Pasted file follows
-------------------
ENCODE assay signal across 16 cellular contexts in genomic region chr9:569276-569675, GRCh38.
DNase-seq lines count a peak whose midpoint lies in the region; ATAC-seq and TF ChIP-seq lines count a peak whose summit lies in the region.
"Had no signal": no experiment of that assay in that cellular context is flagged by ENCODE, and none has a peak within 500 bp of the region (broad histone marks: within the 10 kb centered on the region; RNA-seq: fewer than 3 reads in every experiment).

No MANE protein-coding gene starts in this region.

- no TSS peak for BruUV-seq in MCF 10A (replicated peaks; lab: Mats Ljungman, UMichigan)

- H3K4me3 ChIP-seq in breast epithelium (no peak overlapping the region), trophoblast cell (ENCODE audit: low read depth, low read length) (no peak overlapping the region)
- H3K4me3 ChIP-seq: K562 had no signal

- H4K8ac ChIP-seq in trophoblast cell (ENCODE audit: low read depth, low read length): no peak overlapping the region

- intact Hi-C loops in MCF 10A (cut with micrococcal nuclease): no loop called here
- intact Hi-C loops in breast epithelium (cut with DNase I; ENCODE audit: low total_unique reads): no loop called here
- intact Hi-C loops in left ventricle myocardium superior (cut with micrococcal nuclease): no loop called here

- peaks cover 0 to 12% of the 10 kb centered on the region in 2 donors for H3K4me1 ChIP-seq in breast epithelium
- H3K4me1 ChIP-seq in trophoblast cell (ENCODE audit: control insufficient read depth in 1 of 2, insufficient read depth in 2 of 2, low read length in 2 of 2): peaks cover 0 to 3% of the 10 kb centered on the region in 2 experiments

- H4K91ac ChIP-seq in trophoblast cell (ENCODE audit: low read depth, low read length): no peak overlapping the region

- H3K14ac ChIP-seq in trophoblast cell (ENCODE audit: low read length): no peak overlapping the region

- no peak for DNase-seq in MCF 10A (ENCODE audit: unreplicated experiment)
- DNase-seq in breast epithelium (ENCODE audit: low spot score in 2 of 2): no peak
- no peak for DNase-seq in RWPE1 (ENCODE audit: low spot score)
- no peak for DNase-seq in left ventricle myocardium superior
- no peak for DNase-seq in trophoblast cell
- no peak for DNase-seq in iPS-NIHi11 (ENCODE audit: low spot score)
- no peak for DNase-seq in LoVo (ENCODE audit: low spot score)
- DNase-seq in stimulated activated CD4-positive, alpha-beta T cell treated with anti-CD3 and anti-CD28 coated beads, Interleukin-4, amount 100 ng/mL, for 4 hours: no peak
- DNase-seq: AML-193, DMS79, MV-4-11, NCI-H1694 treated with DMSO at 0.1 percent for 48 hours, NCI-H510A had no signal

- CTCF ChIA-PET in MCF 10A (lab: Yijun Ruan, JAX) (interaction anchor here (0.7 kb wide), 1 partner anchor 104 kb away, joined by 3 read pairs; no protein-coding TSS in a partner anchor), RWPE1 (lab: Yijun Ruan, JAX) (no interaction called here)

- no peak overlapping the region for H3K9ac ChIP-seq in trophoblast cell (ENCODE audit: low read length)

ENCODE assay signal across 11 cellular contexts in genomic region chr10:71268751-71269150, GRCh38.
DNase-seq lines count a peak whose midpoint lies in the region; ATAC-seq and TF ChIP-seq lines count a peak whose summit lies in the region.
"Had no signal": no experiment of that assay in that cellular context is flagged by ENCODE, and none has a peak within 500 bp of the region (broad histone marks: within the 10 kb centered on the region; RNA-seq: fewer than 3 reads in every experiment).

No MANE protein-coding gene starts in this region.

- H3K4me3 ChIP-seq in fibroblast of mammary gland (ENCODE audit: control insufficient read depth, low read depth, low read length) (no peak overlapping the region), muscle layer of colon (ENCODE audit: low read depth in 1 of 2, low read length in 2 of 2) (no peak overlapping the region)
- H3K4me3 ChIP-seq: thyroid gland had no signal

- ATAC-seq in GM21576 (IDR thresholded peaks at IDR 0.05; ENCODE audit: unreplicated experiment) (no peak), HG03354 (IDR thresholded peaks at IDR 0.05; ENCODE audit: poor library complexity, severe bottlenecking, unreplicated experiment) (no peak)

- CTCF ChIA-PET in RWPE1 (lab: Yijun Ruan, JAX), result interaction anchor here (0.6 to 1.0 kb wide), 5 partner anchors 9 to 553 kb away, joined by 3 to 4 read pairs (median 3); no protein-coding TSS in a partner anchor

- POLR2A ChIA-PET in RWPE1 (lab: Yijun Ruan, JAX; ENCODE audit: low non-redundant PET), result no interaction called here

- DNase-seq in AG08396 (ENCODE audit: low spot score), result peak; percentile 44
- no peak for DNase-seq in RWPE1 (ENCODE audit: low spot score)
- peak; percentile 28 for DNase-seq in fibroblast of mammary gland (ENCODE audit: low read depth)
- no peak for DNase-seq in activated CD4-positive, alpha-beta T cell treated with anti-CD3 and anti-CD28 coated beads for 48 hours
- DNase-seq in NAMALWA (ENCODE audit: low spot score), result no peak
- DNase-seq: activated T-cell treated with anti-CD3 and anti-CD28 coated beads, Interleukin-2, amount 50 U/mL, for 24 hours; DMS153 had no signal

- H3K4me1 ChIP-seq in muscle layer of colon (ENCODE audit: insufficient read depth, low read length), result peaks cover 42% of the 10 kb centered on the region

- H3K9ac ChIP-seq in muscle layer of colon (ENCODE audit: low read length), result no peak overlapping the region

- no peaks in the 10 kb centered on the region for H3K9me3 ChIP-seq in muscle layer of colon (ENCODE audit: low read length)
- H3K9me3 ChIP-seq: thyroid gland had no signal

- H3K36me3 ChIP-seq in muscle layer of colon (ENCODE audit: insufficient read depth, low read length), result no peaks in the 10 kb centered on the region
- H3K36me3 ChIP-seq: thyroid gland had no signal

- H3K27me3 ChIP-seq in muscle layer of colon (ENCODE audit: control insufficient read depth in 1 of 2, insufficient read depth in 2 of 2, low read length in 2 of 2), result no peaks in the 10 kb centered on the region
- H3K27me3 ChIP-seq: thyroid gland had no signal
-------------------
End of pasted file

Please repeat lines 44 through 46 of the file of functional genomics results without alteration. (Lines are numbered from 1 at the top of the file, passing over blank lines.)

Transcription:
- no peaks in the 10 kb centered on the region for H3K9me3 ChIP-seq in muscle layer of colon (ENCODE audit: low read length)
- H3K9me3 ChIP-seq: thyroid gland had no signal

- H3K36me3 ChIP-seq in muscle layer of colon (ENCODE audit: insufficient read depth, low read length), result no peaks in the 10 kb centered on the region